Rising prices for display panels due to component shortages also affected Chromebook demand, the Elan executive told Nikkei. "When the price of an 11-inch display panel mostly used in Chromebooks is as high as those for 14-inch displays that are generally used in high-end commercially-used laptops," the executive said, "all the computer makers would turn to build those higher-price ones."

Jeff Lin, president of Wistron, a globally leading notebook computer maker that has Acer, Asustek and Dell as clients, recently noted the same trend.

"We've started to see slowing momentum for the education and consumer [notebook] applications," he told reporters. "After all, the education notebook market has been in strong demand for more than a year, and the demand can't always stay up this high."

Noted another contract manufacturer manager, "We are still making backlogs of Chromebooks that were delayed due to component and chips shortages but we see new orders for education notebooks are not as strong as we had expected earlier this year."

Eric Chiou, an analyst at TrendForce, said the need for displays used on Chromebooks had peaked with recent worldwide back-to-school demand. "The party for the consumer, as well as the education application, might be over," he said.

IDC analyst Joey Yen told Nikkei Asia her agency has also noticed a Chromebook slowdown. "The digital transformation in the education market is still happening," she said, "but it's not as dramatic as [when] the pandemic started to revamp the world and schools were forced to close."

Notebook sales are already forecast to drop in 2022 after two years of significant jumps, with IDC penciling in around 261 million units for next year, down from 268 million this year. Yen said her agency is reviewing the forecasts.

An HP representative told Nikkei Asia that the PC remains essential for working, learning and staying entertained in a hybrid world, while an Acer counterpart said overall notebook demand still exceeds the industry's supply capabilities. The representative also said Acer since last year has been managing its supply chains so as to alleviate the chip and component shortages. HP and Acer did not say whether they have noticed slowing momentum for educational notebooks.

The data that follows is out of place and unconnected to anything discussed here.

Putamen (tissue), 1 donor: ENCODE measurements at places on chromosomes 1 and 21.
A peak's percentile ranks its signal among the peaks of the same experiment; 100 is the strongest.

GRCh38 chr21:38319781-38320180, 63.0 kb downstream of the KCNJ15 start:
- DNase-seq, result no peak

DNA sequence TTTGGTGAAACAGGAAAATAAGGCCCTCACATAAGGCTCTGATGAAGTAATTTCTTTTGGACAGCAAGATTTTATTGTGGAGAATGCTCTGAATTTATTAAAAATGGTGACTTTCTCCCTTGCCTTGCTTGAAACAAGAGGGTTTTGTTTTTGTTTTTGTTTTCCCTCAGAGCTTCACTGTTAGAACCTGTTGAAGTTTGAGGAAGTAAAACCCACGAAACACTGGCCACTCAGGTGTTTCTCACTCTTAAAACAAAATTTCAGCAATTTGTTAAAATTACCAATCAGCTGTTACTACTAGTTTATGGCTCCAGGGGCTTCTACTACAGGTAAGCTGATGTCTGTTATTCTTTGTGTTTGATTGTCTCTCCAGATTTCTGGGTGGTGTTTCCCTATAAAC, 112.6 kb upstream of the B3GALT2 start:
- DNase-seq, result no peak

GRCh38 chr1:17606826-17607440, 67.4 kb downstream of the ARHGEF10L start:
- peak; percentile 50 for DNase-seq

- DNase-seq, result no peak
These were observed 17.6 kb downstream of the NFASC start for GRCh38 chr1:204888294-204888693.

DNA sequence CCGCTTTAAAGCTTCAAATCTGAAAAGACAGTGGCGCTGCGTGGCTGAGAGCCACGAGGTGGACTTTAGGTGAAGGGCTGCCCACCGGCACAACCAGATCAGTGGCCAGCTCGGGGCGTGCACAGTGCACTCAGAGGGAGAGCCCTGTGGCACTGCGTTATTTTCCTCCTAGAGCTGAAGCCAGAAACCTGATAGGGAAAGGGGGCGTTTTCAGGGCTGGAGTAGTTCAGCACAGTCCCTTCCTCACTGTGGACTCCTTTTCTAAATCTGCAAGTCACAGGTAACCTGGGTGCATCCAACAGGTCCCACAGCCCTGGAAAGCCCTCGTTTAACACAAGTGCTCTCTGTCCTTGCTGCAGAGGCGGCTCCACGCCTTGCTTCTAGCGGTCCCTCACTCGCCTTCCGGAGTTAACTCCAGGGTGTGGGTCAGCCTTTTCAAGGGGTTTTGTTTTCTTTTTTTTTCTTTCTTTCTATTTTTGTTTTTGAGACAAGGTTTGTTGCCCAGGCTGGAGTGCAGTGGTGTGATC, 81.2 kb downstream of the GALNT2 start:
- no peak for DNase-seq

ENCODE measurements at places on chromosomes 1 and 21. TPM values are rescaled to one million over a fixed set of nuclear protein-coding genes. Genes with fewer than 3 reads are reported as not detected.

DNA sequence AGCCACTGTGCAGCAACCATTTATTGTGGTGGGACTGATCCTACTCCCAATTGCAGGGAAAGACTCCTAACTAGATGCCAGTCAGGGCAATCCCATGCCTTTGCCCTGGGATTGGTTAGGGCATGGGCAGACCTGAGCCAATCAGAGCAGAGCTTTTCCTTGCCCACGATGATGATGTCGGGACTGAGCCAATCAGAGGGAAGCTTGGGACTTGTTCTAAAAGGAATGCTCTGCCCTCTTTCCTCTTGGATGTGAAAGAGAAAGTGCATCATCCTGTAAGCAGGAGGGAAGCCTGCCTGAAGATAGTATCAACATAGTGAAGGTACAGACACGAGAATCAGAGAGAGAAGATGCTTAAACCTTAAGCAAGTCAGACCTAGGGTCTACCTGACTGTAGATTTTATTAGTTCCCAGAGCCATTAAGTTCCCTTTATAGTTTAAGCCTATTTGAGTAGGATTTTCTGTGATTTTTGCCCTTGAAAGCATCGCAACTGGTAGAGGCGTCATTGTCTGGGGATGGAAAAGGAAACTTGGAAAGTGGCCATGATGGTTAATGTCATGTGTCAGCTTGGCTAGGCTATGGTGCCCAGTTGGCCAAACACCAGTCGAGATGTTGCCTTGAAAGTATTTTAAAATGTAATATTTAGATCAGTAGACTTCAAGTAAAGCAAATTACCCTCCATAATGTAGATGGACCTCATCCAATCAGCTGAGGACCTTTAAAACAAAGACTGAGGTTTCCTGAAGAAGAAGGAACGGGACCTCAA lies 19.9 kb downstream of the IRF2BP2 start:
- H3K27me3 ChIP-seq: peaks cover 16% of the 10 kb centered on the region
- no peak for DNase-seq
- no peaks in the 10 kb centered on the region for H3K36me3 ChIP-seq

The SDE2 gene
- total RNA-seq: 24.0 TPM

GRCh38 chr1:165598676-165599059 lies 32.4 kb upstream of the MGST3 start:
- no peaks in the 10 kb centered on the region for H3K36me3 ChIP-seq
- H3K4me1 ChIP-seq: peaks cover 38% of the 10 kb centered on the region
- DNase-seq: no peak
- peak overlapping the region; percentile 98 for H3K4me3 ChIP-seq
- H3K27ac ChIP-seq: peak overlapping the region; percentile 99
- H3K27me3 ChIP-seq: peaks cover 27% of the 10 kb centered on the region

Samson Hu, co-CEO of Asustek -- the world's No. 5 PC maker -- confirmed on Wednesday during the company's earnings call that demand for educational purpose Chromebooks has slowed recently.

"Chromebook fulfillment in some mature economies, such as the U.S., has reached a certain level so we are seeing a downtrend from the second half of this year to the first half of next year," Hu told investors.

He also said however, that Asustek sees Chromebook demand eventually picking up in emerging markets over the longer term, while adding Google's ambition to expand the Chromebook for commercial use might stimulate another round of demand for ChromeOS notebooks.

Luca Rossi, president of the Intelligent Devices Group at Lenovo, meanwhile confirmed at his company's earnings briefing that the world's biggest PC maker does see some "temporary slowdown" in the Chromebook segment, particularly in the North American market.

Rossi cited seasonality and "delay in the renewal of government grants and funding" mainly in the U.S. He also said Lenovo remains very positive on the education market for its future, but also mentioned that the company is not heavily exposed to making Chromebooks, which only account for about 5% of its revenue.

Dell declined to comment as it is to release earnings results soon. Google was unavailable to comment.